For the termination of employment agreements with performances as of 1 January 2014, the aforementioned notice periods, applicable for the second part of the calculation, will apply. Exceptions were made for some industries (e.g. construction sector).

Agreements on the notice period

Since 1 January 2014, individual negotiations before the termination of the employment contract have no longer been possible when dealing with the notice period or indemnity in lieu of notice for white-collar workers. However, valid agreements on termination modalities, existing on 31 December 2013 and concluded at an individual level remain valid and enforceable.

Since 1 January 2014 it has only been possible to deviate from the legal notice periods by means of a company-level collective labour agreement.

Following termination, parties may negotiate the notice period or the indemnity in lieu of notice.

Special terms

Different notice periods apply in case of counter-notice by the employee whose employment contract was previously terminated by the employer and who wishes to leave the employer earlier for a new job. These notice periods are limited to four weeks.

If notice is given to an employee in order to terminate the employment agreement from the first day following the month in which the employee attains the statutory pension age, the basic terms apply with a maximum notice period of 26 weeks.

Protected employees

Some categories of employees have special statutory protection against dismissal and are entitled to additional compensation if dismissed (e.g., employees that filed a harassment or discrimination complaint, employees with a political mandate, employees on parental leave).

These categories of protected employees may not be dismissed for reasons related to the grounds on which they are protected. In most cases, the employee can claim damages equal to six months’ remuneration on top of normal notice requirements when the employer is unable to prove that the reasons for the termination are unrelated to the grounds for the protection.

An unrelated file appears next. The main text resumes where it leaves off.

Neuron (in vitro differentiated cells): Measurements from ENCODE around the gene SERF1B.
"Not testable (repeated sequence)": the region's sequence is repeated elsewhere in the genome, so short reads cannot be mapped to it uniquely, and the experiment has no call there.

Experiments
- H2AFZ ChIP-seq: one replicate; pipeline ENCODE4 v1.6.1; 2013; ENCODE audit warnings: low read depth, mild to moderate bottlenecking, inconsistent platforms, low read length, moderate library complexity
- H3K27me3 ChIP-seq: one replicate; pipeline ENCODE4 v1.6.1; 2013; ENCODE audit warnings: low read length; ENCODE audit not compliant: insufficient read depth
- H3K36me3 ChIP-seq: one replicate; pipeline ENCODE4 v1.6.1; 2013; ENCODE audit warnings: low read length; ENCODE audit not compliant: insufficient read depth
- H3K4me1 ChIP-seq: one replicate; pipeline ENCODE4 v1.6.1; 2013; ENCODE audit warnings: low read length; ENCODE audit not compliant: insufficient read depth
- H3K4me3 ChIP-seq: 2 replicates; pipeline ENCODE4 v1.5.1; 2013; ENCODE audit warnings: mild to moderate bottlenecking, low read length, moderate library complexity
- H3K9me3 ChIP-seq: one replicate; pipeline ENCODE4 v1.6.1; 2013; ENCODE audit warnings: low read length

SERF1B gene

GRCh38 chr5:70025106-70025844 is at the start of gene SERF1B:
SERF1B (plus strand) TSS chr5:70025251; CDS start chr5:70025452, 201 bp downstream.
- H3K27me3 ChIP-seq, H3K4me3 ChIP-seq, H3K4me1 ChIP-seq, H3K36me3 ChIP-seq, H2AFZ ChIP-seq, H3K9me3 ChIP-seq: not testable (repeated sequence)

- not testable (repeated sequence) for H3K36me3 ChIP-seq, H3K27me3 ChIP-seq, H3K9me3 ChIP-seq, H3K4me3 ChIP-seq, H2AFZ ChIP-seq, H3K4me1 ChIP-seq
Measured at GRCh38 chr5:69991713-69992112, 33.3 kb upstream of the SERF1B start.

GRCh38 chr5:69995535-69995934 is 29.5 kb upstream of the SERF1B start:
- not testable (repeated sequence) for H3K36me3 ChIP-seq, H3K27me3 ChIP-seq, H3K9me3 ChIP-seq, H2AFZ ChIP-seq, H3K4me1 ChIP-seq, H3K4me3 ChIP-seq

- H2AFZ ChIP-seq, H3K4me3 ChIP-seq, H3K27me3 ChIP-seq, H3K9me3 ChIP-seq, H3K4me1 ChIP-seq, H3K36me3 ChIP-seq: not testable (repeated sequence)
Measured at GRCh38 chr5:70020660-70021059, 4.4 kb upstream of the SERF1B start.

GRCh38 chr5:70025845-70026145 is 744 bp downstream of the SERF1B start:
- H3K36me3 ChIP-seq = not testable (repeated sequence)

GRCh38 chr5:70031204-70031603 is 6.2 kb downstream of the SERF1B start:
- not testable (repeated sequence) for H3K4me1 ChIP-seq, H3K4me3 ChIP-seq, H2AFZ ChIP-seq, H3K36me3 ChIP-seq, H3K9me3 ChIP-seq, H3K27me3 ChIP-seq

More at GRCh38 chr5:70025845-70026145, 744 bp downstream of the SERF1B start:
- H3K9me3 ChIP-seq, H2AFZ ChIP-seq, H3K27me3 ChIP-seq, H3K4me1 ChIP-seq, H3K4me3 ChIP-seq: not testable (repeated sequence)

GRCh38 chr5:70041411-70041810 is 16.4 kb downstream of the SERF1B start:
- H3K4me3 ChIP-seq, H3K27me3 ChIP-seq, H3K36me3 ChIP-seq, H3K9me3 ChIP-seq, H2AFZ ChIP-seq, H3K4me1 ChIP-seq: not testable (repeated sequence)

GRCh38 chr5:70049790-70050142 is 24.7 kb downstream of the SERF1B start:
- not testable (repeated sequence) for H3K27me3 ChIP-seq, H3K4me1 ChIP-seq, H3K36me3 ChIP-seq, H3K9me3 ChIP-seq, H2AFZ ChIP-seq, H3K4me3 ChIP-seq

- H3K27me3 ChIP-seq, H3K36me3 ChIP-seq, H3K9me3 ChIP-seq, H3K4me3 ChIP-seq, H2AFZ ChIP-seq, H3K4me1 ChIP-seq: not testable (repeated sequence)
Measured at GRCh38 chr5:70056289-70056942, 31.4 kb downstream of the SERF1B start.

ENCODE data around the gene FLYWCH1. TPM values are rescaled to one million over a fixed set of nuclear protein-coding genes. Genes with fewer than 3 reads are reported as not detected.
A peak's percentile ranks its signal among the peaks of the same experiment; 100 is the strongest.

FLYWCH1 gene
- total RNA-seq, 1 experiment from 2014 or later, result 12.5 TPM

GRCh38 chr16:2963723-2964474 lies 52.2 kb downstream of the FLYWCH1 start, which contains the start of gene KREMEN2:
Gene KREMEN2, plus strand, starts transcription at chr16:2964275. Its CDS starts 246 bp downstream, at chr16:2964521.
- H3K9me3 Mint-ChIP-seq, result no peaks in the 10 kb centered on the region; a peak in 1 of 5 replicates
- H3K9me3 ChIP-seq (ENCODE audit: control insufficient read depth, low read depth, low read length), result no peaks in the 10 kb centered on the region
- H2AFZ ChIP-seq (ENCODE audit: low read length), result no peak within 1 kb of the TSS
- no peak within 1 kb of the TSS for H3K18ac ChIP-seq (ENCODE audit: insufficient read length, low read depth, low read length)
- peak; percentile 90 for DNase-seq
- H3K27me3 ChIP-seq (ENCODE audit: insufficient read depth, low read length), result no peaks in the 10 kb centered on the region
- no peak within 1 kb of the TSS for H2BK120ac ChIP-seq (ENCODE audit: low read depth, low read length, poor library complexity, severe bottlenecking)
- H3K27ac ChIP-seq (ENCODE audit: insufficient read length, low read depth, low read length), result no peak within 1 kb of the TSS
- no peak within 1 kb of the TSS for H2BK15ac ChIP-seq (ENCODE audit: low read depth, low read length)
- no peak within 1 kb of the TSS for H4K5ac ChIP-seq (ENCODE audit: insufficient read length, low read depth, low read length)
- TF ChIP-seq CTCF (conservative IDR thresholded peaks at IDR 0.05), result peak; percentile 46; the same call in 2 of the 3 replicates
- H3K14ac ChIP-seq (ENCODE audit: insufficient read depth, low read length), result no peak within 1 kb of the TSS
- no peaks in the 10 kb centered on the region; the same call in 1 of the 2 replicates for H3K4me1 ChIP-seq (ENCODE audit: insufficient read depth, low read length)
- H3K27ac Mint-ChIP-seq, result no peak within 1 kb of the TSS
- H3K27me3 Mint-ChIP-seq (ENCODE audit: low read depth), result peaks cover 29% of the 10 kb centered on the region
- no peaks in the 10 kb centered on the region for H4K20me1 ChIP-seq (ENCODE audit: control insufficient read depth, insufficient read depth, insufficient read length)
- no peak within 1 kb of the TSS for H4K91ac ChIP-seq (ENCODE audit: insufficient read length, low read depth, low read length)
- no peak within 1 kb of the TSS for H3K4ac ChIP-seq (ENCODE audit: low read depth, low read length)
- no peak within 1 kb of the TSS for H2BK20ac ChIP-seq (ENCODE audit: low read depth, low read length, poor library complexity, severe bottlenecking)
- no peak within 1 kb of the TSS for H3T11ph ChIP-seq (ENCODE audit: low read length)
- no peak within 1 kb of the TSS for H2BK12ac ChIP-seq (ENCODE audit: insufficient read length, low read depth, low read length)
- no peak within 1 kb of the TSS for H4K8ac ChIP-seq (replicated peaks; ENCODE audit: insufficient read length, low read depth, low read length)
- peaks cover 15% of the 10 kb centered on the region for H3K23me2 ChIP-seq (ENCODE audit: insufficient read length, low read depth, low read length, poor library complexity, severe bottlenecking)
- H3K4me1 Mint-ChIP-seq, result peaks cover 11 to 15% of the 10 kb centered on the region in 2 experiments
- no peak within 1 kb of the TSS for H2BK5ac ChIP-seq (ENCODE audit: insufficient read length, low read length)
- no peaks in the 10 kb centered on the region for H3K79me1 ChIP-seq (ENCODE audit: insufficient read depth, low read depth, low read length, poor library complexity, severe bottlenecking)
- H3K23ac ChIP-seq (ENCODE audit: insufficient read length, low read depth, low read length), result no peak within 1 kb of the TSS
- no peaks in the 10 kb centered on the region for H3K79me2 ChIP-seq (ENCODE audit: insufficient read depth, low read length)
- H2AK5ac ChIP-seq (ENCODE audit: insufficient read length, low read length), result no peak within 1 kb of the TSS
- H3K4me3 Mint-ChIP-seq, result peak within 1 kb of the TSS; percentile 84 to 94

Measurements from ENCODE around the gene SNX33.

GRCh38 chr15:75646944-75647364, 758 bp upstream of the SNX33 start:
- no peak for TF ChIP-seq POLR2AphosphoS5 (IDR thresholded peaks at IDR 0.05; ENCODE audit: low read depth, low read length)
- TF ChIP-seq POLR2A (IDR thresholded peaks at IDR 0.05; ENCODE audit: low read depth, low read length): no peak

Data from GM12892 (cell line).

Incapacity to work

If employee is absent due to incapacity to work after the notice of termination has been given, the employer may immediately terminate the employment agreement upon payment of indemnity in lieu of notice corresponding to the remaining notice period. In such case and under certain conditions, the period covered by the guaranteed salary is deducted from the remaining notice period.

Termination of an employment contract of limited duration (fixed-term or well-defined job)

Fixed-term contracts expire automatically on the date agreed by the parties; consequently, no notice of termination needs to be given or indemnity offered in lieu of notice.

If the parties continue performances after the employment contract term has expired, the contract will be subject to the same rules as an employment for unlimited duration.

A fixed-term contract can also be terminated before the agreed term unilaterally by either party or even during a period of incapacity to work.

Since 1 January 2014, each party has been able to terminate the contract by giving notice during the first half of the agreed term of the contract (limited to a maximum of 6 months); the notice period has to end within this first half of the agreed term (or the period of 6 months referred to above).